Major- General Bruce, on whom the chief command of the troops had devolved, was assured by a deputation from the principal planters of the island that "a body of regular troops would be more than sufficient to overcome all possible resistance. There the general met the officer commanding the French Royahsts, and, as the latter proposed an attack upon the town of St. Pierre, the 2ist Regiment was landed at Cape Navire on the 14th, and there posted, to enable the Royalists to concentrate in the neighbourhood of St.

Pierre, where the remainder of the British force joined them on the i6th. An attack on the two batteries which defended St. Pierre was planned for the morning of the i8th, but failed, owing to the want of discipline on the part of the Royalists.


Major-General Bruce says: "The morning of the 1 8th was the time fixed for the attack, and we were to move forward in two columns, the one consisting of the British troops, the other of the French Royalists ; and for this purpose the troops were put in motion before day- break; but, unfortunately, some alarm having taken place amongst the Royalists, they began, in a mistake, firing on one another, and their commander being severely wounded on the occasion, the whole body, refusing to submit to any of the other officers, retired to the post from which they had marched.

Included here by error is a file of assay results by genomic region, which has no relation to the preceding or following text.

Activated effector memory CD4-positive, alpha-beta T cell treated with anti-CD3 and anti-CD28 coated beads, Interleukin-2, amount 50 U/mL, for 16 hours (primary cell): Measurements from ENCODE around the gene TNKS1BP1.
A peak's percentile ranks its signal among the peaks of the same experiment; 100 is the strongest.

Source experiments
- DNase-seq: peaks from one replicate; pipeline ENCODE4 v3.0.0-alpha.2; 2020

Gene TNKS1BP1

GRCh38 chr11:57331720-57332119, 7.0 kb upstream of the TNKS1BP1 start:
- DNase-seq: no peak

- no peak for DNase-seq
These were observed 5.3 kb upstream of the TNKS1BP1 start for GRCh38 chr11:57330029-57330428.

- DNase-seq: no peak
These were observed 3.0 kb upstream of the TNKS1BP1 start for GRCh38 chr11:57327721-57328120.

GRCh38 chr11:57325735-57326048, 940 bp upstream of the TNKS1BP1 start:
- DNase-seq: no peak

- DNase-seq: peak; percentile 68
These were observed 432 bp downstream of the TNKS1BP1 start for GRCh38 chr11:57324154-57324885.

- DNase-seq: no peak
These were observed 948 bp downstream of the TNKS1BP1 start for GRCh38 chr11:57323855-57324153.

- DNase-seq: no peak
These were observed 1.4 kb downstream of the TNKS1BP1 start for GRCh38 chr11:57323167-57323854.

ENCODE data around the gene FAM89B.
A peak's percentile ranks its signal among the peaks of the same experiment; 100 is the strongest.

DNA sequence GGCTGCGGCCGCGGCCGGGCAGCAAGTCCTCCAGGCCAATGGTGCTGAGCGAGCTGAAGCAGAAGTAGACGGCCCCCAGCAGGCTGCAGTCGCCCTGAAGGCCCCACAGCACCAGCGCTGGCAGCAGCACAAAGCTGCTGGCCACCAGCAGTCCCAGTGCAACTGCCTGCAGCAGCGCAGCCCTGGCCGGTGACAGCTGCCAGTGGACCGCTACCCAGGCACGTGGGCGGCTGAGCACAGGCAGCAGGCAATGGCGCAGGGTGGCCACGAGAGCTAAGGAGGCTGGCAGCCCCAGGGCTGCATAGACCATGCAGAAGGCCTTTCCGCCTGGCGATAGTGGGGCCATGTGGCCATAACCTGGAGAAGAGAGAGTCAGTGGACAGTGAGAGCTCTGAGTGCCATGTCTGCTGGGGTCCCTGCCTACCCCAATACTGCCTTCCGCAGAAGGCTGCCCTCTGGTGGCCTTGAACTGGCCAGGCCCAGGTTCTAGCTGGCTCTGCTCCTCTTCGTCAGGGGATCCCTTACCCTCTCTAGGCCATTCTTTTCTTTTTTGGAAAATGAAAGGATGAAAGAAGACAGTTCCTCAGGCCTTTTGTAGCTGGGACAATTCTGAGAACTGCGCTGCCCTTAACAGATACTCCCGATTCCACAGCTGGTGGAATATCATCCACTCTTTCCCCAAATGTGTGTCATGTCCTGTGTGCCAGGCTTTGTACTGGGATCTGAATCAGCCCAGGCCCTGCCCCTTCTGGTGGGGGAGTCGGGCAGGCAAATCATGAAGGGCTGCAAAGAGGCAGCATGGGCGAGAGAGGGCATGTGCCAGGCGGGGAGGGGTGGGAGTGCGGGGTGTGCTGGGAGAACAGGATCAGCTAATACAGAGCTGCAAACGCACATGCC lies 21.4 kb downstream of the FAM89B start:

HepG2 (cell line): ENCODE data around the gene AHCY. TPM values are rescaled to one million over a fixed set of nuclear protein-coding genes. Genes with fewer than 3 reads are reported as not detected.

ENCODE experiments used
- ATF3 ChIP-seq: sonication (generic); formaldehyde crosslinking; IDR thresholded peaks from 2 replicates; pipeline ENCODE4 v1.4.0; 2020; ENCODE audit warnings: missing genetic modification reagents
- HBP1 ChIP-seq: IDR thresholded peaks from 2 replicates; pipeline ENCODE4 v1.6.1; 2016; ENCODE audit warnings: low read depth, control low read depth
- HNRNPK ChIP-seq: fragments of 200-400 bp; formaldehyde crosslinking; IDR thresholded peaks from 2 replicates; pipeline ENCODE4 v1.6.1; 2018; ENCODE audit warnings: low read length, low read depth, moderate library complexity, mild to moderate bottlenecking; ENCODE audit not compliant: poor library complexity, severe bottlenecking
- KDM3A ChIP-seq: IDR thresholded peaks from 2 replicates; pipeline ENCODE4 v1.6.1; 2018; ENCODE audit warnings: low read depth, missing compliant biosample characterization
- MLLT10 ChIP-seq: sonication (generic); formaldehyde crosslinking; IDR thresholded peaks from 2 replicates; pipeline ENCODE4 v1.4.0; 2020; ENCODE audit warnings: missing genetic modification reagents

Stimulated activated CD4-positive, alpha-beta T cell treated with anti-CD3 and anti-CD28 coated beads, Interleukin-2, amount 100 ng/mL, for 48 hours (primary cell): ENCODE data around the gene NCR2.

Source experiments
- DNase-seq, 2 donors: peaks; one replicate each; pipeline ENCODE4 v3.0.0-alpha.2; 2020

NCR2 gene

Pierre, if carried out at all, would have to be done by the British troops alone, whose numbers were not equal to the task. He, consequently, ordered the troops to return to their former positions, and on the 19th they re-embarked. It may be wondered whence came the Black Carolina Corps mentioned by Major-General Bruce, but it is evident that by that designation the Black Corps of Dragoons, Pioneers, and Artificers was locally known ; for in the monthly return, dated May rst, , the "state" of the corps is headed, " Return of the Black Carolina Corps," and the title, " Black Corps of Dragoons, Pioneers, and Artificers" ceases, from that date, to be used in any official document.